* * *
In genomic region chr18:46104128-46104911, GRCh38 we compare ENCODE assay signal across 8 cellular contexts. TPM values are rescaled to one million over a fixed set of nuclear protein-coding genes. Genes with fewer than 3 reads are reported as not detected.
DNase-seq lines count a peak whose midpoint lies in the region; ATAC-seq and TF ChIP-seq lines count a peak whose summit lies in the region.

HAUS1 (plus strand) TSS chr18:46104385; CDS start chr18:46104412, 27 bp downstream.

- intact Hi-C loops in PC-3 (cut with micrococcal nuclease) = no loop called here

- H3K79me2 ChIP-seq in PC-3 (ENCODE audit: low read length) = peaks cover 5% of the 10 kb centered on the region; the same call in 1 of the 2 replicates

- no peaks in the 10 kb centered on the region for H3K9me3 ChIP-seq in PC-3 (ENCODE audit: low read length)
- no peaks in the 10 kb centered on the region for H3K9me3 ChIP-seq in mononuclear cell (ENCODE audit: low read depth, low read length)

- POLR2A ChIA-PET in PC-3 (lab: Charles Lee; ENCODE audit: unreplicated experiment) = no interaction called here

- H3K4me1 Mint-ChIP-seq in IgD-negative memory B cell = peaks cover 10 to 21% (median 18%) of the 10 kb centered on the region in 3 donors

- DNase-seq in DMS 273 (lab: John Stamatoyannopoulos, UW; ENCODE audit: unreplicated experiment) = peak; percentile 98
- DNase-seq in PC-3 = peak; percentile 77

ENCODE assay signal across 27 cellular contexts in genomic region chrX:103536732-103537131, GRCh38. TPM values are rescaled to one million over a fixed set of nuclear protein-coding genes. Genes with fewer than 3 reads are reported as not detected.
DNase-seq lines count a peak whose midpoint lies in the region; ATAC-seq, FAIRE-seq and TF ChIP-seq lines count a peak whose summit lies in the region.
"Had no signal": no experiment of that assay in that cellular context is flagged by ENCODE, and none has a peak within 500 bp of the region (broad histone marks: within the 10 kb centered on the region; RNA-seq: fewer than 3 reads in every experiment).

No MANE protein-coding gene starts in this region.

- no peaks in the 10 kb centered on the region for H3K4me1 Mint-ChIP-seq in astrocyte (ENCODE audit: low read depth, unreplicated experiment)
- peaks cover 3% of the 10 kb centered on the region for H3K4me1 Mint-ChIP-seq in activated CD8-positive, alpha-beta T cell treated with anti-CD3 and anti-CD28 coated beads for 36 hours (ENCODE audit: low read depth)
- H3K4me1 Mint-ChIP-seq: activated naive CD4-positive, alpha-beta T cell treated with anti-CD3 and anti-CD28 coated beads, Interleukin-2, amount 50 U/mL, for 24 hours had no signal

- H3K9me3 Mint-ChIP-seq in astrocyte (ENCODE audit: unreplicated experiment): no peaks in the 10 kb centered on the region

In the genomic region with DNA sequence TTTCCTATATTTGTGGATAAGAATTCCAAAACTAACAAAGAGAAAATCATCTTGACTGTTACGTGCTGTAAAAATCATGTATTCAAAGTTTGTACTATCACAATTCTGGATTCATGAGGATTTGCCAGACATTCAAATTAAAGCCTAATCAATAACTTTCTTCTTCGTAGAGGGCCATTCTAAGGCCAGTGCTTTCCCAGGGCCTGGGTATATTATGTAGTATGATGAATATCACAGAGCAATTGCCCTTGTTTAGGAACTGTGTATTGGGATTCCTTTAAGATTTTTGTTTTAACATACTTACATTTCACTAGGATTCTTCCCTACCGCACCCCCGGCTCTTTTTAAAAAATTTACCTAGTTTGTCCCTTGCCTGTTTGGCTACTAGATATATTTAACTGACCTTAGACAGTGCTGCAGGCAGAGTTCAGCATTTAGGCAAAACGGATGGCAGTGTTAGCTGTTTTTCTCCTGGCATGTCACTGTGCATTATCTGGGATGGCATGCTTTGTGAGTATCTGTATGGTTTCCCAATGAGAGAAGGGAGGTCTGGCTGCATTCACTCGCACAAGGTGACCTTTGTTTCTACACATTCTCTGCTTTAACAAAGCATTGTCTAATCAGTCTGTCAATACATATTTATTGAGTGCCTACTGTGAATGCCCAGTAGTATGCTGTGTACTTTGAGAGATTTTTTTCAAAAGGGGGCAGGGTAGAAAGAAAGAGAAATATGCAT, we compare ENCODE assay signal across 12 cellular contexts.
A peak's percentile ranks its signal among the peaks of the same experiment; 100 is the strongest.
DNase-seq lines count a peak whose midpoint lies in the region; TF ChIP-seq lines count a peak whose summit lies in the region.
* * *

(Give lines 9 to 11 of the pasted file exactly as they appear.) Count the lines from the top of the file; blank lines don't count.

- H3K4me1 Mint-ChIP-seq in IgD-negative memory B cell = peaks cover 10 to 21% (median 18%) of the 10 kb centered on the region in 3 donors

- DNase-seq in DMS 273 (lab: John Stamatoyannopoulos, UW; ENCODE audit: unreplicated experiment) = peak; percentile 98
- DNase-seq in PC-3 = peak; percentile 77